Safety Blog Sign-up

Sign Up Now

Safety Speakers

Hazard Reporting App

Monthly Safety Topic

$1.1 million payment ordered by OSHA to Norfolk Southern Railway Co. after terminating 3 workers for reporting injuries because Norfolk violated the Whistleblower Act

I have had management say to me, “I am sure they (employee) were injured at home and not at work, but I can’t prove it.”  My response to them is typically, “That may well be, but you have to take care of the employee.”  Some of the injury reports I read do lend themselves to possible fraud by employees.  On the other hand I believe that there are many injures that do not get reported by employees.  We all tend to forget that reporting injures is a way of learning what we can do to prevent a repeated event.
In the case of Norfolk Southern Railway Company, employees involved in a vehicle incident first reported minor pain and stiffness in the shoulder area. The employees turned down medical attention until later.  Management took action following an investigation and fired the employees.  OSHA felt that the employees were fired for turning in the injuries which lead to the company being fined.
“OSHA has ordered the railroad company to pay$683,508 in damages, including:
• $300,000 in punitive damages;
• $233,508 in lost wages, benefits and out-of-pocket costs; and
• $150,000 in compensatory damages for pain and suffering.
• Interest on back pay due will accrue daily until the employees are paid. In addition to damages, the company has been ordered to pay reasonable attorney fees.
Dr. David Michaels, Assistant Secretary Of Labor, Occupational Safety And Health Administration, stated,  “The Labor Department’s responsibility is to protect all employees, including those in the railroad industry, from retaliation for exercising these basic worker rights.  Railroad workers must be able to report work-related injuries without fear of retaliation.”
I believe the difficulty is dealing with the few employees that may not be telling the truth.  Companies can help the situation by training supervisors and managers in how to demonstrate care for  employees.  In my experience I have seen good employees who tried to do the right thing only to be grilled by management during an investigation.  Conversely, I have seen employees who continually find themselves on the OSHA 300 log during  the year. The solution begins with the attitude that nobody wants to get hurt.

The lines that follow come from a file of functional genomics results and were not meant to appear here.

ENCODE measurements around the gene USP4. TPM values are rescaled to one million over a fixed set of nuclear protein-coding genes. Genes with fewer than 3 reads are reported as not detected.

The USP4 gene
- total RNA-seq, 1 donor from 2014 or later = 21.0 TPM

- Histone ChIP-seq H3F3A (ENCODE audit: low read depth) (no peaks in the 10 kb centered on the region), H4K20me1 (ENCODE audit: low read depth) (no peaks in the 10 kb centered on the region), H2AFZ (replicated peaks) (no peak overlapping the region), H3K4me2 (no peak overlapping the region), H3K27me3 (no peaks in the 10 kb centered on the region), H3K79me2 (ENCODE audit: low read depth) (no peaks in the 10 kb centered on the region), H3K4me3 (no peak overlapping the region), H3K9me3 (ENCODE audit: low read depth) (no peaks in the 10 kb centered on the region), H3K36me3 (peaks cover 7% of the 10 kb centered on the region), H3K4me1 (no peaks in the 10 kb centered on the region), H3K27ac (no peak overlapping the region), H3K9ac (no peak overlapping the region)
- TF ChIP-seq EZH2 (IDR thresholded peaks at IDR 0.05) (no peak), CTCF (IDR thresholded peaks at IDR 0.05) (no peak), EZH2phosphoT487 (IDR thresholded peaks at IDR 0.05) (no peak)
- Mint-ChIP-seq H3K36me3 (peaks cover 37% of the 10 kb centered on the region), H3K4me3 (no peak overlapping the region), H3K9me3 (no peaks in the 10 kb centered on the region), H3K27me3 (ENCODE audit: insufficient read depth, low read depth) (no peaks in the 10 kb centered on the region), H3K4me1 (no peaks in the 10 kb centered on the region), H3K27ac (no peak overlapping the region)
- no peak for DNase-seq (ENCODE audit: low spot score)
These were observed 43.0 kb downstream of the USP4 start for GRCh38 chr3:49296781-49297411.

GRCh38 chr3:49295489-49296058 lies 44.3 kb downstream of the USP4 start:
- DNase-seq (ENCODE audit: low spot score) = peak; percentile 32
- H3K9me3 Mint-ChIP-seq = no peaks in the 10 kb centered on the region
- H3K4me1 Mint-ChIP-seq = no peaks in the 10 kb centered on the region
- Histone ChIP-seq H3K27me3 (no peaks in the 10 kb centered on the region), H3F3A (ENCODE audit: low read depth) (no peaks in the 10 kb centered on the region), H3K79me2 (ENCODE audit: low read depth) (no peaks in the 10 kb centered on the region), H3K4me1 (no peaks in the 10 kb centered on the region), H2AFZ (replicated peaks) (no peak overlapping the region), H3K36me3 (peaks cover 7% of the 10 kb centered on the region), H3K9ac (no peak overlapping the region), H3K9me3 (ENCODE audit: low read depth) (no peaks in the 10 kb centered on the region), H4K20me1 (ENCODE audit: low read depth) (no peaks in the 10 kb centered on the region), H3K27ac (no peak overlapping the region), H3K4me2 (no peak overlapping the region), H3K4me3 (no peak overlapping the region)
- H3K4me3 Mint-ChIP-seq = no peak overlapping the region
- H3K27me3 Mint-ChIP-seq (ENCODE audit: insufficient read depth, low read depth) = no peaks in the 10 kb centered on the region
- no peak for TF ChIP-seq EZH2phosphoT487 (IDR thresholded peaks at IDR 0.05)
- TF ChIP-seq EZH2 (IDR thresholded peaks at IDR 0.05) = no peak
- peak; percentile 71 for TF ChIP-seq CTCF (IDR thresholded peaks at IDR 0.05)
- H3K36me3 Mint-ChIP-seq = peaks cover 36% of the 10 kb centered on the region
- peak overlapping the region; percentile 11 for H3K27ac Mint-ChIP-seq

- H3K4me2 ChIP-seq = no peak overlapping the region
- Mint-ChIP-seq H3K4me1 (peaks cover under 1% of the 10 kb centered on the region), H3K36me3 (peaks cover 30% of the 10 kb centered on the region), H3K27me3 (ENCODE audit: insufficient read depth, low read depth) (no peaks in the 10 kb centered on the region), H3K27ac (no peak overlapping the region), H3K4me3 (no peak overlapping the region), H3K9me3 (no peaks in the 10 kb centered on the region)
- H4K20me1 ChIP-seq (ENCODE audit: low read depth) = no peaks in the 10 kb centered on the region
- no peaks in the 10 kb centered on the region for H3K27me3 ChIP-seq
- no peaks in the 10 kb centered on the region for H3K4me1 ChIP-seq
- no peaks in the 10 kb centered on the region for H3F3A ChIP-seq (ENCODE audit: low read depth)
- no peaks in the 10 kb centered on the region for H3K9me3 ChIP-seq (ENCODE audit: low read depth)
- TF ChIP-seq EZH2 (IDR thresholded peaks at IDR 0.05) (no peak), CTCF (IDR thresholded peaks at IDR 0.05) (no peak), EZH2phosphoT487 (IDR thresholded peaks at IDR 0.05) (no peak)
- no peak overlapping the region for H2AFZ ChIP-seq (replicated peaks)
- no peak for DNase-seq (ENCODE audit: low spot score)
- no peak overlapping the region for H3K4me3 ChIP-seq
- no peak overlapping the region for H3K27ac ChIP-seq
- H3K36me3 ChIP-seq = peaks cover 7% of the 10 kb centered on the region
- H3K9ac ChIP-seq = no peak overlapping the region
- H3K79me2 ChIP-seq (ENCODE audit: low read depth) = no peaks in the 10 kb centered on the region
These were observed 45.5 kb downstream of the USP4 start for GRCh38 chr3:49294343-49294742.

Partnering with employees to help them take an active role in creating a safe workplace will help.  It is the job of management (supervisors and up) to provide a workplace free of recognized hazards.  Engagement of employees to recognize, evaluate and control those hazards is key to safety success.  In the case where an employee is injured, management should make sure the employee and family are cared for first.  Several people who handle workers compensation claims across the United States have confirmed that more times than not an employee feels bad that they got hurt and just wants to get well and back to work.
Companies that have a great safety record, high morale, and are thriving in the current economy train their leaders how to care for employees and train employees how to take responsibility for creating a safe workplace.  You might want to read one of the articles on this site about Planning, Maintaining, and Training.  In addition, you might want to schedule my Hazard Recognition and Control Workshop for your leaders and employees so that everyone can begin to work together to create a workplace where Nobody Gets Hurt.
by Carl Potter, CSP


Leave a Reply

Your email address will not be published. Required fields are marked *